Historically, Indianapolis has oriented itself around government (a byproduct of its state capital function) and industry, particularly manufacturing. Over the late decades of the 20th century, the city's Unigov began a long process to revitalize the downtown area. Today, Indianapolis has a much more diversified economy, contributing to the fields of education, health care, and finance. Tourism is also a vital part of the economy of Indianapolis, with the city playing host to numerous conventions and sporting events. Of these, perhaps the most well known are the annual Indianapolis 500, Brickyard 400, and NHRA U.S. Nationals. Other major sporting events include the Men's and Women's NCAA basketball tournaments. Indianapolis also hosted the Pan American Games in 1987 and Super Bowl XLVI in 2012.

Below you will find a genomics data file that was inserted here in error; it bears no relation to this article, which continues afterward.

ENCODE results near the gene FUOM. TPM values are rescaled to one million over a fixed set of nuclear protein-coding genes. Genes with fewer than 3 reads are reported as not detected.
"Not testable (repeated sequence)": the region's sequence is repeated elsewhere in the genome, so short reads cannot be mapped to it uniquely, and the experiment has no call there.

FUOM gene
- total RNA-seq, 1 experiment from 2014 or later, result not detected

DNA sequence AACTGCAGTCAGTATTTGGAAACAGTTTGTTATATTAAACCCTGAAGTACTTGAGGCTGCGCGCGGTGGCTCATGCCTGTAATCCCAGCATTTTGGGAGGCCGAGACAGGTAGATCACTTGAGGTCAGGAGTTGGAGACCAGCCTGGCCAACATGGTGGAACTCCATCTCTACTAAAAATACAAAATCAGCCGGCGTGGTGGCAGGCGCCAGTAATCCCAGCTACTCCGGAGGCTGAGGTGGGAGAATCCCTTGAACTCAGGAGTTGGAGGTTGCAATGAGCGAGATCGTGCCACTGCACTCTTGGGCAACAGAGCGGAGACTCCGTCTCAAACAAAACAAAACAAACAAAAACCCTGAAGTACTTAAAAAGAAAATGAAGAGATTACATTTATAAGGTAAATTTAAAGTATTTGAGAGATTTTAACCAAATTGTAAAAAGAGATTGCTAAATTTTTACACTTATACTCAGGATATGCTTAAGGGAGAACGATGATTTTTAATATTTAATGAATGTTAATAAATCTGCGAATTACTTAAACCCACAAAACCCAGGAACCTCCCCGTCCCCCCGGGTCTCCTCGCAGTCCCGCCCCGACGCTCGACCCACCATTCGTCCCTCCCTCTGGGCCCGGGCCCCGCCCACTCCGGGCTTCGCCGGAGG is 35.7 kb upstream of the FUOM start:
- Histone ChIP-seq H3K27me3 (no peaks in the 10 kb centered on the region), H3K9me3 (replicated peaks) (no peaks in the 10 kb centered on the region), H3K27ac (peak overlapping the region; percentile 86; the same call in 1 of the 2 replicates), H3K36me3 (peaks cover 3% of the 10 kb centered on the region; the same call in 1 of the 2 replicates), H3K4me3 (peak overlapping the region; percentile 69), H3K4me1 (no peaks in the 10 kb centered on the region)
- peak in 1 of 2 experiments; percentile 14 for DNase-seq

Both Forbes and Livability.com rank Indianapolis as one of the best downtowns in the United States citing "more than 200 retail shops, more than 35 hotels, nearly 300 restaurants and food options, movie theaters, sports venues, museums, art galleries and parks" as attractions.[5][6] Greater Indianapolis has seen moderate growth among U.S. cities.[7] The population of the metropolitan statistical area was 1,756,241 according to the 2010 Census, making it the 34th-largest in the United States. The 2010 population of the Indianapolis combined statistical area, a larger trade area, was 2,080,782, the 23rd-largest in the country. Indianapolis is considered a gamma global city by the Globalization and World Cities Research Network.

History

Native Americans who lived in the area originally included the Miami and Lenape (or Delaware) tribes, but they were displaced from the area by the early 1820s.[8]